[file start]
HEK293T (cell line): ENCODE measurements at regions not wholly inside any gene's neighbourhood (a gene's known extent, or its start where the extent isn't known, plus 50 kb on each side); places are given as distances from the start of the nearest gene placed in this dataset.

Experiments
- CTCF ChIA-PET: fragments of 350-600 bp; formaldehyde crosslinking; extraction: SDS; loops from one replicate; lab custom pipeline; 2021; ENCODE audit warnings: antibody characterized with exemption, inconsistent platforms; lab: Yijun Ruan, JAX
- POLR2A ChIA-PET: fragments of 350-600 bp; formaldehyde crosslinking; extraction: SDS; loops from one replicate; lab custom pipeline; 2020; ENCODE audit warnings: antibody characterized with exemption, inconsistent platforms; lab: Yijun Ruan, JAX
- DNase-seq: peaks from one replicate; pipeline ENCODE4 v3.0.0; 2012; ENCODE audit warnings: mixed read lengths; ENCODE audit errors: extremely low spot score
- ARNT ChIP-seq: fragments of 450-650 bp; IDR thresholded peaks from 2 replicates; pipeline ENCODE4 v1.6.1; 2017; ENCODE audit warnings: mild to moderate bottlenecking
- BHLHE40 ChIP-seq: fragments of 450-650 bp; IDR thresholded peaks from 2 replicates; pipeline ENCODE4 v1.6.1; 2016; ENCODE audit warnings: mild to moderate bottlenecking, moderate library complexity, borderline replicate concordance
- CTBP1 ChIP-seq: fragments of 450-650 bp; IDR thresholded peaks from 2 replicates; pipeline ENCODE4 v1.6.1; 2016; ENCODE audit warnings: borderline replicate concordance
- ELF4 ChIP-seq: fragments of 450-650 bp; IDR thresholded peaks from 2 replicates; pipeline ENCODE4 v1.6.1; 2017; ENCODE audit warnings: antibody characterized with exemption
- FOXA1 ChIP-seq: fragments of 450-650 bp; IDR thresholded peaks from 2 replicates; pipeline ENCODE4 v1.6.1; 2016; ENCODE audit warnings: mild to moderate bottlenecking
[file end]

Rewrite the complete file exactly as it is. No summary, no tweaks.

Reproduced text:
HEK293T (cell line): ENCODE measurements at regions not wholly inside any gene's neighbourhood (a gene's known extent, or its start where the extent isn't known, plus 50 kb on each side); places are given as distances from the start of the nearest gene placed in this dataset.

Experiments
- CTCF ChIA-PET: fragments of 350-600 bp; formaldehyde crosslinking; extraction: SDS; loops from one replicate; lab custom pipeline; 2021; ENCODE audit warnings: antibody characterized with exemption, inconsistent platforms; lab: Yijun Ruan, JAX
- POLR2A ChIA-PET: fragments of 350-600 bp; formaldehyde crosslinking; extraction: SDS; loops from one replicate; lab custom pipeline; 2020; ENCODE audit warnings: antibody characterized with exemption, inconsistent platforms; lab: Yijun Ruan, JAX
- DNase-seq: peaks from one replicate; pipeline ENCODE4 v3.0.0; 2012; ENCODE audit warnings: mixed read lengths; ENCODE audit errors: extremely low spot score
- ARNT ChIP-seq: fragments of 450-650 bp; IDR thresholded peaks from 2 replicates; pipeline ENCODE4 v1.6.1; 2017; ENCODE audit warnings: mild to moderate bottlenecking
- BHLHE40 ChIP-seq: fragments of 450-650 bp; IDR thresholded peaks from 2 replicates; pipeline ENCODE4 v1.6.1; 2016; ENCODE audit warnings: mild to moderate bottlenecking, moderate library complexity, borderline replicate concordance
- CTBP1 ChIP-seq: fragments of 450-650 bp; IDR thresholded peaks from 2 replicates; pipeline ENCODE4 v1.6.1; 2016; ENCODE audit warnings: borderline replicate concordance
- ELF4 ChIP-seq: fragments of 450-650 bp; IDR thresholded peaks from 2 replicates; pipeline ENCODE4 v1.6.1; 2017; ENCODE audit warnings: antibody characterized with exemption
- FOXA1 ChIP-seq: fragments of 450-650 bp; IDR thresholded peaks from 2 replicates; pipeline ENCODE4 v1.6.1; 2016; ENCODE audit warnings: mild to moderate bottlenecking